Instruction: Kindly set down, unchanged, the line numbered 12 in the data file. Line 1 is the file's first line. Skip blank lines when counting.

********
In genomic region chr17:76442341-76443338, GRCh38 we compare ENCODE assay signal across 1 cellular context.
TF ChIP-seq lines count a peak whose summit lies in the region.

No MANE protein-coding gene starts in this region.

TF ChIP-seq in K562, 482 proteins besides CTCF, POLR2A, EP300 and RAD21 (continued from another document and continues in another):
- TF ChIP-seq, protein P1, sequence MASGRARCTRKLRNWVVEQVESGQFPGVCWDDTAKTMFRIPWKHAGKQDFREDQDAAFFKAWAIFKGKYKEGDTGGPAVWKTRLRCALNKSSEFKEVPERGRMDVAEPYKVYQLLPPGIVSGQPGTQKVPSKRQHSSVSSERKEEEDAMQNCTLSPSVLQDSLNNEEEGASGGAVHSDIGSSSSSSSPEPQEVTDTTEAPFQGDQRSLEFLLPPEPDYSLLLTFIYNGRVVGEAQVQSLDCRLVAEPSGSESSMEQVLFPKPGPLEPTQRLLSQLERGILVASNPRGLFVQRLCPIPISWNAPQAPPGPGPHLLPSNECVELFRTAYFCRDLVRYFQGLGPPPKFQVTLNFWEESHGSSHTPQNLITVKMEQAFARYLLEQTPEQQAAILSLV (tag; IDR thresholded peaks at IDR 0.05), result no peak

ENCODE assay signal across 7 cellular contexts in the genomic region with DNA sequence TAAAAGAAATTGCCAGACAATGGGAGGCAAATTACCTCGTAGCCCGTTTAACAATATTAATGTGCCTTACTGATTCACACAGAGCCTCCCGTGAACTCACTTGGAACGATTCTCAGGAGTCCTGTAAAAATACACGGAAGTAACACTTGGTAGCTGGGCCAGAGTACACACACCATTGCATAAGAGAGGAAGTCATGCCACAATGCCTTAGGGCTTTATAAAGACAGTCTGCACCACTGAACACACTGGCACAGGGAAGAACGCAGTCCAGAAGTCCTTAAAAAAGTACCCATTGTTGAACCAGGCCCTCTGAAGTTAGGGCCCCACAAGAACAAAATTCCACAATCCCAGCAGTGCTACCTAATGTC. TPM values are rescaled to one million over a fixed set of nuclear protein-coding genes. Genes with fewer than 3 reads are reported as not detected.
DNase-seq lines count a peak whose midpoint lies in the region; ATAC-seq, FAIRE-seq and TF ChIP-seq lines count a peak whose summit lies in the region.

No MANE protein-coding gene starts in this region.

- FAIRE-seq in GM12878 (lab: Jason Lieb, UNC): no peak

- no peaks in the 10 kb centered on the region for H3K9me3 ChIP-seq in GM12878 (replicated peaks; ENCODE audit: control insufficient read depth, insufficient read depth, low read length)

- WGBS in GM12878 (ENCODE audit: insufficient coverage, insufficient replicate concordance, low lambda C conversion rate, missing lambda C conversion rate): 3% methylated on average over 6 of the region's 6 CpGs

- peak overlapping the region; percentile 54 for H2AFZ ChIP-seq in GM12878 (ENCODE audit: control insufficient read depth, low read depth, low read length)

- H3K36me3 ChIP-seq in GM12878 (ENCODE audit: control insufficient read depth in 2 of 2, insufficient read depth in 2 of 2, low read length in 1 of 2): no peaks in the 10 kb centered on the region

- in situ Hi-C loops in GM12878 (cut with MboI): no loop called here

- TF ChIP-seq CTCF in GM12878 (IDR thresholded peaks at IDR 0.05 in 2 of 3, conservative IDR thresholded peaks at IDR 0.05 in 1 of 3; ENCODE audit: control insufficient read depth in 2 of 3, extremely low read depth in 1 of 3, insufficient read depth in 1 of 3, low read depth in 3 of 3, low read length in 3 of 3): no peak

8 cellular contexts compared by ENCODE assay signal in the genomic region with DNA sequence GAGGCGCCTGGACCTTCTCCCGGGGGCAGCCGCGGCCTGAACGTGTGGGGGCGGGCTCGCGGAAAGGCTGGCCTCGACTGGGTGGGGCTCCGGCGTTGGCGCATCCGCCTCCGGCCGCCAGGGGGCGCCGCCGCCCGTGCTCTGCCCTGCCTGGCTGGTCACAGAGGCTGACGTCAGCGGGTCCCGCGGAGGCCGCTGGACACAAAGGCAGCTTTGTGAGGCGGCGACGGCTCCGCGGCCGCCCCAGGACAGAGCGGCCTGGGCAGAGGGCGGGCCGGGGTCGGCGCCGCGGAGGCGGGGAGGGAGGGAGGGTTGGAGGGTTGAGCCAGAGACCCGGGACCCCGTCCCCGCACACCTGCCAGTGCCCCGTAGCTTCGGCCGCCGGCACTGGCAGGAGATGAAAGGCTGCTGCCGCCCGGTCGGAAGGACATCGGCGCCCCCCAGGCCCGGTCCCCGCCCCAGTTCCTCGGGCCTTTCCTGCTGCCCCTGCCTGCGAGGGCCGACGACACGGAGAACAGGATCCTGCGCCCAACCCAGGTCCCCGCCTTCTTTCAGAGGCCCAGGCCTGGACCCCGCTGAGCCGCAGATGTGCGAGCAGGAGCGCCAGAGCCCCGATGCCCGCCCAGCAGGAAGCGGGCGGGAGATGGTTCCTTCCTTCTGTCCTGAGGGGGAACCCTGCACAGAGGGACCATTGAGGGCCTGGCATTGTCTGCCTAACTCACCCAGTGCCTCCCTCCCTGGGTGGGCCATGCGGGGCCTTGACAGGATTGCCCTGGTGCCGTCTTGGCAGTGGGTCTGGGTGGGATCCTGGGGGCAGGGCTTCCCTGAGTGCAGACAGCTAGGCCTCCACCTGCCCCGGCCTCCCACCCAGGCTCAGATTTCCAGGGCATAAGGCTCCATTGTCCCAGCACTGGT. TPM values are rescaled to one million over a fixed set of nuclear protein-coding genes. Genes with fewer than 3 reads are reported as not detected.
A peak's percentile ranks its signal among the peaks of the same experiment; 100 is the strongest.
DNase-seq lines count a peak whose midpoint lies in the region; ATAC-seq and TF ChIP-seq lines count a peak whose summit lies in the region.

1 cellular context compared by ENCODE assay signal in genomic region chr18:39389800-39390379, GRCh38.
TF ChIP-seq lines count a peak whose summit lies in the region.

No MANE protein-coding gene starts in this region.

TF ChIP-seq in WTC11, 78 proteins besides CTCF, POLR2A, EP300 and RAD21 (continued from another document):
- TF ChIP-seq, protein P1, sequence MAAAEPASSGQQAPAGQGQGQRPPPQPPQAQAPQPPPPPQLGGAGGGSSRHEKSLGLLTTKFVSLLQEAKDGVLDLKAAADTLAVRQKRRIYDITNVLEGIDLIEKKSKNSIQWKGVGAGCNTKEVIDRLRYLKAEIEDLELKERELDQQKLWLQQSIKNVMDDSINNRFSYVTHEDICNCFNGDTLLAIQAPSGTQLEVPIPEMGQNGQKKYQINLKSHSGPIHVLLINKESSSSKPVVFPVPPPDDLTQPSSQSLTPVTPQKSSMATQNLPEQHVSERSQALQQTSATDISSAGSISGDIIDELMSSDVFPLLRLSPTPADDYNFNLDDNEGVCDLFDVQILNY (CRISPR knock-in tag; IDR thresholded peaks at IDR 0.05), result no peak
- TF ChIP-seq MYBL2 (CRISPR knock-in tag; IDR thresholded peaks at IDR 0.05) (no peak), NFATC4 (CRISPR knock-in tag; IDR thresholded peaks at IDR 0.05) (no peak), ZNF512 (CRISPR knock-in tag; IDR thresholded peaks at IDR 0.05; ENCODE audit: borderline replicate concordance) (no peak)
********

- peak overlapping the region; percentile 54 for H2AFZ ChIP-seq in GM12878 (ENCODE audit: control insufficient read depth, low read depth, low read length)